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 lard pirates dawt cawm  §  X-Arcade Tankstick Review / by Spoony Spoonicus
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 ~Spoony Spoonicus on 07:22pm 06/04/11 (02:27pm 03/31/11) in 1h43m55s  §  4291 eyeballs
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Like many, I was pretty unimpressed with many of the "official" fightsticks being offered by Hori, MadCatz and others - for around $100, you get a crummy joystick with limited motion range, sticky buttons, and various other problems. Sure, there were custom parts available, but those ended up driving the cost up even further and voiding your warranty, so if you had problems with anything you put in there, you were pretty much screwed.

The other option available is to use one of the numerous "fightpads", and while considerably better in terms of responsiveness (and cheaper), they just feel... wrong after you've spent so much time playing these games with a joystick. I could never quite adapt back to doing quick and precise movements on a tiny D-pad.

So, with my tax rebate this year, I went and bought one of these:

The revered X-Arcade Tanksticks, known for their arcade-quality construction and extreme durability. All I have to say about that is that it's very, very true - buttons and joysticks are crisp and responsive, the thing is constructed of high quality, durable materials, and it generally just works like a dream.

So what else came in that big box? Let's take a look.

  • A USB cable for plugging it into your PC or Mac. there's also a PS/2 end for use on PC or operating systems without USB support, though I'm not sure why anyone would still be using one of those.
  • That other cable with the monitor plug at each end is for connecting it to any of its various system adapters, which I'll detail below.
  • Not one, not two, but THREE manuals! Guess they wanted to make sure you always had spares.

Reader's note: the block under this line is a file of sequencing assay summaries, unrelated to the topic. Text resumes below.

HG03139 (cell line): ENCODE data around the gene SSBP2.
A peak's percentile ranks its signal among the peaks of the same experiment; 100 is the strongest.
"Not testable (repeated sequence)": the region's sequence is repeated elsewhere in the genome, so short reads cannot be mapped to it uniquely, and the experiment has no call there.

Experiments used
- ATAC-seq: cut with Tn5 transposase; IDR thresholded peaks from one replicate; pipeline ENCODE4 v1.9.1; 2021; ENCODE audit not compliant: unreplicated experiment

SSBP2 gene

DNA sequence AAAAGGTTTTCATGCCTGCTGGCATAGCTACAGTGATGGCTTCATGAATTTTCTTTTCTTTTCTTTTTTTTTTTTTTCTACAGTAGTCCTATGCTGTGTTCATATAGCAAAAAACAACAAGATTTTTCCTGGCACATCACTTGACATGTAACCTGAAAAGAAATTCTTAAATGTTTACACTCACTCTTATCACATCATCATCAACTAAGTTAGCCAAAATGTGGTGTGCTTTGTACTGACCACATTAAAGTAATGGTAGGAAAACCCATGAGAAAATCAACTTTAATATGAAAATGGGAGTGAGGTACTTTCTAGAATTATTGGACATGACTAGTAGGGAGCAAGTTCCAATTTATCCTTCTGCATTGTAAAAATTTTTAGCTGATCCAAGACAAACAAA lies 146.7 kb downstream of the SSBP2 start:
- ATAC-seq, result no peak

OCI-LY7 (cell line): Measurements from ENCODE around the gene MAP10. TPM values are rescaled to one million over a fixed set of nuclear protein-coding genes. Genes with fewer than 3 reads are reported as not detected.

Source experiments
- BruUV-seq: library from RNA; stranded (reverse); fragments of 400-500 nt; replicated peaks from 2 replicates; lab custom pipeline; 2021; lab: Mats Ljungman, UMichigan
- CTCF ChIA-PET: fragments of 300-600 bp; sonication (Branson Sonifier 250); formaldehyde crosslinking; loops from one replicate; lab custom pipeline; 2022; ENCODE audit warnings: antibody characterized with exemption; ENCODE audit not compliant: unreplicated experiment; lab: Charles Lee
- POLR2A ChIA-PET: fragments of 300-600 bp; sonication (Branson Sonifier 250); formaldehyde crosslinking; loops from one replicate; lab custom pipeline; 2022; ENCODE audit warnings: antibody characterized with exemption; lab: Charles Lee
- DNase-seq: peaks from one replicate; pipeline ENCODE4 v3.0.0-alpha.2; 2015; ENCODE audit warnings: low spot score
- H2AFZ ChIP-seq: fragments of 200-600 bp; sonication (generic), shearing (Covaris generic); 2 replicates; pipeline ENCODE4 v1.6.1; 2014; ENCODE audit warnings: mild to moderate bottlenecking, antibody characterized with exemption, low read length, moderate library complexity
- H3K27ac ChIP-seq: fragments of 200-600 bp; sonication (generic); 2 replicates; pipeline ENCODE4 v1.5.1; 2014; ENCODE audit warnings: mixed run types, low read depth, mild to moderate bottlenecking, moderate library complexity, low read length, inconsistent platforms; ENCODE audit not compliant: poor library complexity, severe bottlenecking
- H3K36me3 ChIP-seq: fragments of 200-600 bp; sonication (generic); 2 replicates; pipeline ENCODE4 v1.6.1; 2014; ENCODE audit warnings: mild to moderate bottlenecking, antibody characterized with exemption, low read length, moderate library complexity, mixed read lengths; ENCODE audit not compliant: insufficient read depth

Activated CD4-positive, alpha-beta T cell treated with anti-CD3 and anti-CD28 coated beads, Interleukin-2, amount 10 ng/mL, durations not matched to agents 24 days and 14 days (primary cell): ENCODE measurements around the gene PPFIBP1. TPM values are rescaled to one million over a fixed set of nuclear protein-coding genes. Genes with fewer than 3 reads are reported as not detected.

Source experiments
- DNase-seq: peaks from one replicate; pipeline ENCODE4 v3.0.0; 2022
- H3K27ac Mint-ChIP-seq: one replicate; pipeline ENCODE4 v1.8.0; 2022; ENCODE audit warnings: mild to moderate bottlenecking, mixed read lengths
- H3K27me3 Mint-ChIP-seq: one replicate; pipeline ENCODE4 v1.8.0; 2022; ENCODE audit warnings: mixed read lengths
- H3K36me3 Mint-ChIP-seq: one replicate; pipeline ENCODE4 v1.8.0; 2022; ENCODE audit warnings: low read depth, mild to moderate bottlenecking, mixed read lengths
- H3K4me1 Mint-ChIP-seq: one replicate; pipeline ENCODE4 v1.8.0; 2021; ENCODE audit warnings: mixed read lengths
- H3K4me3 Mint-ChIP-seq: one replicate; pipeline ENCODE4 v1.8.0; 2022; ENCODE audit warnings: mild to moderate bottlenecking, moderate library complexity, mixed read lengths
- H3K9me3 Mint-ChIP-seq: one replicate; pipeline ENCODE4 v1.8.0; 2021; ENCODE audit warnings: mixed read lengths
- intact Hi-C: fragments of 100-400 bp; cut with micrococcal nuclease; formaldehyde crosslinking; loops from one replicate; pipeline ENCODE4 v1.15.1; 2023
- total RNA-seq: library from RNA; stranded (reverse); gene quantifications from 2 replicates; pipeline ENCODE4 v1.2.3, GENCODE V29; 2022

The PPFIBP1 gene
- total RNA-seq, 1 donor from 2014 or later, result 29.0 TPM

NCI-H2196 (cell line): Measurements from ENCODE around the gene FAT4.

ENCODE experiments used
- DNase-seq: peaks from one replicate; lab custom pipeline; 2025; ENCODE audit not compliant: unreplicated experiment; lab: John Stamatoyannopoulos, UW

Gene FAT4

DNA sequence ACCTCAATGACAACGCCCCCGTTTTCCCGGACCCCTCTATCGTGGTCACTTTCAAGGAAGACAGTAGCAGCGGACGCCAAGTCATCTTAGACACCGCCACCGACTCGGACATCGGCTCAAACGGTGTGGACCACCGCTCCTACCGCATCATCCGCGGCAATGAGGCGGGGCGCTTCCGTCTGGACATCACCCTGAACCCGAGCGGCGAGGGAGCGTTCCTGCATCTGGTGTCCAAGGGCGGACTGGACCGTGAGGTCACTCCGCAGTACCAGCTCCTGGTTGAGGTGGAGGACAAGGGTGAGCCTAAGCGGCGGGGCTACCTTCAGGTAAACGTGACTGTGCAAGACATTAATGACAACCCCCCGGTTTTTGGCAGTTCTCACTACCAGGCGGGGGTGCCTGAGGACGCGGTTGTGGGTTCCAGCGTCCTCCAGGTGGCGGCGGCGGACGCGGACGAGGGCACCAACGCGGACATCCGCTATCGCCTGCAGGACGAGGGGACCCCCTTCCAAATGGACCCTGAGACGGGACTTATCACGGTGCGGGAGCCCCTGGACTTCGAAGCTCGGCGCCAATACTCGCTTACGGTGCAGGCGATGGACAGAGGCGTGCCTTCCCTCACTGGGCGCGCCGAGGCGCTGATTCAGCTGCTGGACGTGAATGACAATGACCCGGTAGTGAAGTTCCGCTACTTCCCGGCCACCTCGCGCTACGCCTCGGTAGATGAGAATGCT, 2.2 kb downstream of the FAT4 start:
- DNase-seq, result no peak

(Actually, two of those are for adapters I bought and catalog their use in greater detail).
  • A disc containing six classic Midway arcade games modified to run on PC: Gauntlet, Rampage, Joust, Robotron, Defender, and Smash TV. Other gaming peripheral companies, take note: Free bonus item when you buy an expensive toy? Always a good idea.


    Hooking this thing up is a breeze, too - just screw the appropriate cable into the plug at the top of the unit, plug it into your system, and you're good to go. It's designed to be treated as a USB keyboard by a computer, so if you want to use it in MAME, you just have to assign the appropriate buttons and you're set. However, some of the default "keys" it uses are mapped to CTRL, ALT and the like, so if you want to use it with windowed programs you'll have to remap the buttons a bit. Fortunately, this is a relatively simple process and is documented quite well in the manual. You'll need to plug in an old PS/2 keyboard to do it, though, so you may have to make a trip to Best Buy or something first.

    A shot of it hooked up and ready to play on MAME. Screen sloppily censored to avoid being sued.

    As mentioned, I also picked up two console adapters for the thing. They're not cheap, ranging upwards of $25 apiece, but when you consider that fight sticks can average nearly $100 a pop and generally only work with a single console, it's a pretty damn good bargain. Also worth noting is that each of these adapters is designed to work with more than one system - further savings!

    The top adapter functions with both the Playstation 3 and original Xbox, whilst the bottom works with a whopping five consoles - PS2, PS1, Gamecube, Wii and Dreamcast. Ah, the joys of backward compatibility.

    Once again, setup is a breeze, just requiring you to screw the cable into the adapter box, then plug it into your system. However, as with another controller converter I've previously reviewed, you're forewarned to plug everything in BEFORE the console is powered on. Otherwise.... well, I'll just let the manual explain.

    Now, you might be wondering why they didn't include Xbox 360 support to go along with the Xbox/PS3 adapter. Well, the answer to that is that the console itself contains an annoying Microsoft security measure enforcing a monopolistic policy on who can and can't produce peripherals for their console. So legally, X-Arcade's hands are bound. They do offer a workaround device that requires the use of one of their PS2 system adapters, but for now, there's no "clean" way to connect an X-Arcade to the 360.

    These converters are a slight bit suspect - they're not made by X-Arcade themselves, but rather just seem to be cheap things built in either China or Hong Kong by a nameless company. They work, though, so I can't complain too much.

    Aside from that, the X-Arcade is well worth the investment if you're a big fan of fighting games and classic arcade titles - solidly built, extremely responsive, and the nearest we're likely to get to universal compatibility with any controller.

     rawks  §  rad comments, dogg.
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